Warburg Institute Archive, GC, Richard Krautheimer to Fritz Saxl, 13 May, 1946, fol. 2
CENSUS OF ANTIQUE WORKS KNOWN TO THE RENAISSANCE
1. Aim and Purpose. The trend of reviving Renaissance studies in recent years has tended towards a more thorough and more specific understanding of the phenomenon of the Renaissance. Foremost among the problems involved is the relation of the Renaissance to antiquity and the interpretation of antiquity by the Renaissance. The main obstacle in this discussion been the lack of specific information regarding the antique material accessible to Renaissance scholars and artists. Within the field of Art, we know next to nothing about the remnants of antiquity known and studied by the 15th and 16th centuries. To overcome this obstacle, an urgent preliminary task is the establishment of a Census of Antique Works of Art Known to the Renaissance. The Census would contain specific information regarding works of antiquity extant in the Renaissance and used or referred to, either directly or indirectly, by Renaissance artists and writers.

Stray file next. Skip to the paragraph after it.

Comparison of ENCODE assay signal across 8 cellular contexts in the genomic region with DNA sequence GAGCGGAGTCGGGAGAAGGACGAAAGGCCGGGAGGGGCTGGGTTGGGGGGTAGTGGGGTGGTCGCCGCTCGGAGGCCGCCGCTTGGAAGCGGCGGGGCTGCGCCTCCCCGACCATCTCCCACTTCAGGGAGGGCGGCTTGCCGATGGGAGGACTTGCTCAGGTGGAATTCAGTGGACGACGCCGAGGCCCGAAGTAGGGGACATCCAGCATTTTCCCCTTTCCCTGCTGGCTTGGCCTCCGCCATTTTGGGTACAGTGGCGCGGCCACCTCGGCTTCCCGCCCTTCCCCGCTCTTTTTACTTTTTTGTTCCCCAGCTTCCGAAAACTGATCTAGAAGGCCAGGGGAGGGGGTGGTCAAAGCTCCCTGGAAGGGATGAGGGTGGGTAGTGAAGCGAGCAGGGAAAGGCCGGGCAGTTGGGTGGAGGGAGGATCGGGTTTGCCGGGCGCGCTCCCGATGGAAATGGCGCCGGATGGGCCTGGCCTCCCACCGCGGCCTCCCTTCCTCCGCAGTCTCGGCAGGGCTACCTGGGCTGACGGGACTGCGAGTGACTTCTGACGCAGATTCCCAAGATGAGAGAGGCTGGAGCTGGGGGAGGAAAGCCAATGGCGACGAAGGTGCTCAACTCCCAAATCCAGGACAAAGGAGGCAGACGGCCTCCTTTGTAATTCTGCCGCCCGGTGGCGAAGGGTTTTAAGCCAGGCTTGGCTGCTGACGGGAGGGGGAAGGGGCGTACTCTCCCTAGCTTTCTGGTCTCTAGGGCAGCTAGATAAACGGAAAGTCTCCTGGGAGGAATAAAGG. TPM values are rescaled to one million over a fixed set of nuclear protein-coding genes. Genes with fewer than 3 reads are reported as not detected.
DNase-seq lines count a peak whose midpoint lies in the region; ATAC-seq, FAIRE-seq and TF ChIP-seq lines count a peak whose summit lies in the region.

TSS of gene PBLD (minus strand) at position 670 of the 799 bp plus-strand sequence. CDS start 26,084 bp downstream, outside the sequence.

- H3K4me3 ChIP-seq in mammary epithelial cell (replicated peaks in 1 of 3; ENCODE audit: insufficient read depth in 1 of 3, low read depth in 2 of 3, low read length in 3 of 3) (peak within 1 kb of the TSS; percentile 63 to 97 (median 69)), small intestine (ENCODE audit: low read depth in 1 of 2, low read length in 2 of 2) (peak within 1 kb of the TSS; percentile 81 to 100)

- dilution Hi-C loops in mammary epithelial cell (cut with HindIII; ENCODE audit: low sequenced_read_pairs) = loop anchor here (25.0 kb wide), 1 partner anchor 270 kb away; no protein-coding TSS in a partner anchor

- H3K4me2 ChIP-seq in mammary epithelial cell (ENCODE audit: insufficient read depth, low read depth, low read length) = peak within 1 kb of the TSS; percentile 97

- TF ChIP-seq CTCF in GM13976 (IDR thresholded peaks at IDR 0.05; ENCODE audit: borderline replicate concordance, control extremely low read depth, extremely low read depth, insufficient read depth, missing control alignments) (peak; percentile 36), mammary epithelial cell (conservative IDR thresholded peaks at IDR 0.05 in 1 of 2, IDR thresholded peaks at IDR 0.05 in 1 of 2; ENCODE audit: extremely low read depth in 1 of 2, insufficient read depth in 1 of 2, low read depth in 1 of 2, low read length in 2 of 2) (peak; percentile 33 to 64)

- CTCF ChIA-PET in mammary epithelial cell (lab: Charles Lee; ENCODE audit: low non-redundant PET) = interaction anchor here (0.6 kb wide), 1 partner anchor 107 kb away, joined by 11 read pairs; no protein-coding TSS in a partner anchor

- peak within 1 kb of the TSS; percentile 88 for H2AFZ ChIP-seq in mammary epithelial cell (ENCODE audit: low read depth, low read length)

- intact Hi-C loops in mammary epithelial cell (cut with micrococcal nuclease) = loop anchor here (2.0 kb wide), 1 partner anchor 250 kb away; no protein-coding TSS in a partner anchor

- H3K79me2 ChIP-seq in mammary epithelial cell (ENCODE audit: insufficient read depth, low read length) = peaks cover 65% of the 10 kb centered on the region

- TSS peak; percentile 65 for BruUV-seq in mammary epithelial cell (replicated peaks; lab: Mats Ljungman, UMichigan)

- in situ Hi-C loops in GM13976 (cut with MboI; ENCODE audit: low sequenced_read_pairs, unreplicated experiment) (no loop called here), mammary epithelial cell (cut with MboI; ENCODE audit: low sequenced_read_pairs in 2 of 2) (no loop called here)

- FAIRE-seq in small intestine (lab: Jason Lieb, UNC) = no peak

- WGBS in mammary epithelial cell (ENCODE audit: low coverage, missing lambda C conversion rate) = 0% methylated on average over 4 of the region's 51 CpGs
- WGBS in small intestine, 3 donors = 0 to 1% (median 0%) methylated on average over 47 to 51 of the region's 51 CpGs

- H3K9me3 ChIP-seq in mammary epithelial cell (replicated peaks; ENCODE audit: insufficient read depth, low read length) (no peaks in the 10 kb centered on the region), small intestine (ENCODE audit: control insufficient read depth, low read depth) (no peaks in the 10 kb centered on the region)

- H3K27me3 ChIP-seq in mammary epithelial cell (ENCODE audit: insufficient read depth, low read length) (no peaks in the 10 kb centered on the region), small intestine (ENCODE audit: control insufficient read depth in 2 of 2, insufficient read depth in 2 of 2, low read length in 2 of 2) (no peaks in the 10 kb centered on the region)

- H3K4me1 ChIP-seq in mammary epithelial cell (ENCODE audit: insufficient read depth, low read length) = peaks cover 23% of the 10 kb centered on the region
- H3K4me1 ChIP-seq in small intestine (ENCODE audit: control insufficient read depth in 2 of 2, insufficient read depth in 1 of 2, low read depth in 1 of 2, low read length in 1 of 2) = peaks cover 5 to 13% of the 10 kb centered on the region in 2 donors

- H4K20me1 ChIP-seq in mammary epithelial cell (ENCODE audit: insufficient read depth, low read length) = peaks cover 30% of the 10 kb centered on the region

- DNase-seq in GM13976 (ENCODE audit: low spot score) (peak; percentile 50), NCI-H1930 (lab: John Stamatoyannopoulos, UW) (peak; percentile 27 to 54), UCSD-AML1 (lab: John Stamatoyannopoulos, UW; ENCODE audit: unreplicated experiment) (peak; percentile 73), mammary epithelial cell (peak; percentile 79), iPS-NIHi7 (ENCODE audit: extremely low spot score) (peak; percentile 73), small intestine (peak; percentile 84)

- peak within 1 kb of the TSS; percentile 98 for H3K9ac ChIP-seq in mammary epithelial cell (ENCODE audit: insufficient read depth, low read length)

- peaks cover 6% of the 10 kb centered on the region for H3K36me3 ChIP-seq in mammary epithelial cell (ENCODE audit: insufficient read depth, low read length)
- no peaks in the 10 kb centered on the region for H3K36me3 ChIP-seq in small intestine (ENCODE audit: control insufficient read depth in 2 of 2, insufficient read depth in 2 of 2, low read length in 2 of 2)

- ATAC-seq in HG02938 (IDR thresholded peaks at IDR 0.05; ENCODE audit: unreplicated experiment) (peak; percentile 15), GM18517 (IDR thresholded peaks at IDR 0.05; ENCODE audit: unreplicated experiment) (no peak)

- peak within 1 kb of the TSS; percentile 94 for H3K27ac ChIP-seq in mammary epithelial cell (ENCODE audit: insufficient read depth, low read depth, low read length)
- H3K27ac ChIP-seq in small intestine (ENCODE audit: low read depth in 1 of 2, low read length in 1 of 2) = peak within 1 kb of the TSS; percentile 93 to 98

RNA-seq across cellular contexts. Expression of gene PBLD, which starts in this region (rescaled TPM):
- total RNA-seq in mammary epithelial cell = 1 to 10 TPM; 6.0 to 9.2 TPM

The value of such an undertaking would lie in clarifying the history of early finds and collections; the history of taste; the impact of antiquity on Renaissance art and art theory; and of the humanistic studies in general.
2. Sources. Three types of sources referring to or describing antique works of art extant in the Renaissance are available for such a Census.
a. Literary sources of the Renaissance (Inventories of collections; travel descriptions: letters of humanists; writings on art and on antiquity).
b. Pictorial sources of the Renaissance
i) reproductions of antique works (sketches; books; individual drawings; engravings).
ii) works of art inspired or dependent on antique prototypes (paintings, sculpture, engravings, medals, etc.).
c. Remnants of antiquity having survived through the Middle Ages and Renaissance to this date. (Collections of sarcophagi at Salerno; Florence; Pisa; Arles; sculpture at Rome.)
The exploitation of all these sources, carefully checked and counter-checked, should give a clear picture of the works of antiquity related to the Renaissance.
3. Limitations. The abundance of the material and, of the problems involved makes imperative a modest beginning. It seems advisable to limit the project for the time being to:
a. The exploitation of source material already published;
b. The period up to 1532, or possibly only up to 1490, that is to the Early and High Renaissance, or else only to the Early Renaissance,
c. The Renaissance in Italy;